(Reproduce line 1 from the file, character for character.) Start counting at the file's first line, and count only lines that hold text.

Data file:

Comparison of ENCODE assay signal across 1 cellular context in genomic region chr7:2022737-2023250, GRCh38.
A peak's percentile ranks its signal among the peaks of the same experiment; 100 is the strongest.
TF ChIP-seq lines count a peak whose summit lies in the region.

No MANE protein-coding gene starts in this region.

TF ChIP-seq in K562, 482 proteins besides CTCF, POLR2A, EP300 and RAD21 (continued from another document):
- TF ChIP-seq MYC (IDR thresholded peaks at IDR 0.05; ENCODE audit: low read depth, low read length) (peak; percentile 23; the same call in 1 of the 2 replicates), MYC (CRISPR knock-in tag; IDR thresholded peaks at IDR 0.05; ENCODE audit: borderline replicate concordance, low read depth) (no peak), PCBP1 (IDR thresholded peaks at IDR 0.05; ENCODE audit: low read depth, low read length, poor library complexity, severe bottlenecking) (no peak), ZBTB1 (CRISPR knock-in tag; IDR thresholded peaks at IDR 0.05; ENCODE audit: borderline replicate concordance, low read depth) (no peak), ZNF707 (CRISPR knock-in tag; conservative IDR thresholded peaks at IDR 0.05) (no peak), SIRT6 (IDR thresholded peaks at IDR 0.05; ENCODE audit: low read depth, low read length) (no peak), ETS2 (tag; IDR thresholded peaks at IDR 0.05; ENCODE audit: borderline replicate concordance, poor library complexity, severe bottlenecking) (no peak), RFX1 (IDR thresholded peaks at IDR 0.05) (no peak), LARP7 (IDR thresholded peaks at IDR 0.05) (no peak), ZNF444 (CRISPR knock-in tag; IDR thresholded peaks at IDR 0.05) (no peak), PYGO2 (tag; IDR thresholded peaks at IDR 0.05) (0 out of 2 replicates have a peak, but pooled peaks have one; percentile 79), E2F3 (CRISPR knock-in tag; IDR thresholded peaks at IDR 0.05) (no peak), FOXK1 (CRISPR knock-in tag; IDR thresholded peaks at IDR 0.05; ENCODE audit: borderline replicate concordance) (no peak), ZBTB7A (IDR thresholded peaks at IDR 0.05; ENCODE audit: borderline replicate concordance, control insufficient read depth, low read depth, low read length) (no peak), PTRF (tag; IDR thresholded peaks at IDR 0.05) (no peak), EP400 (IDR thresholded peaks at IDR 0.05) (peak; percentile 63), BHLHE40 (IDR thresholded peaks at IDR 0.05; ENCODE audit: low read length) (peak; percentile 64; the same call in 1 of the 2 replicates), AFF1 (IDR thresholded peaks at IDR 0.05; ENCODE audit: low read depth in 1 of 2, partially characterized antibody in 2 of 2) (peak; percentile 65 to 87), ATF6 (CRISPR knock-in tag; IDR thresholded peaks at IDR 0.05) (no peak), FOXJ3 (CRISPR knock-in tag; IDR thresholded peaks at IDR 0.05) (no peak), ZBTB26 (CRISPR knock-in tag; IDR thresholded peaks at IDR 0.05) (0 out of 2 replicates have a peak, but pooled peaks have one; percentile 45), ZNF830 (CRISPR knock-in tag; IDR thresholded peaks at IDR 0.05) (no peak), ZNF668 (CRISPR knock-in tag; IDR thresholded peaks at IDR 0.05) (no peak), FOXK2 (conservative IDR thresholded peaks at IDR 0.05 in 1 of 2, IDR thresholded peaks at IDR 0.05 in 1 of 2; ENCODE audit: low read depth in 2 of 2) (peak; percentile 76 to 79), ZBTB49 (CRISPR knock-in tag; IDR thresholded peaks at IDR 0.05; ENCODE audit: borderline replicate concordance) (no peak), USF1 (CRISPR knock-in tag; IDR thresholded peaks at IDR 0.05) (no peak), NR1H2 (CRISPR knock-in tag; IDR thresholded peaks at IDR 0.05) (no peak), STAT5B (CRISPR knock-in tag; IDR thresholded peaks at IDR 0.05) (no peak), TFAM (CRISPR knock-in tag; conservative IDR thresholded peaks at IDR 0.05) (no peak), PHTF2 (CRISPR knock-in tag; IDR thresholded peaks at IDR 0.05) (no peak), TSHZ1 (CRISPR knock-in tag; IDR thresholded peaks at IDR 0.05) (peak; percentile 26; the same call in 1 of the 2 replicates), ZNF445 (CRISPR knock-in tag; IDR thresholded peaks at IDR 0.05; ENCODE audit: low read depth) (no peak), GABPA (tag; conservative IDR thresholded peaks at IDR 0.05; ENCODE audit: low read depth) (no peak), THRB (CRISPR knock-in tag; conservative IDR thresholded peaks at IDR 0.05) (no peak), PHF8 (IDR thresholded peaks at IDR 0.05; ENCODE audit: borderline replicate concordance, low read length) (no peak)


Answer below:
Comparison of ENCODE assay signal across 1 cellular context in genomic region chr7:2022737-2023250, GRCh38.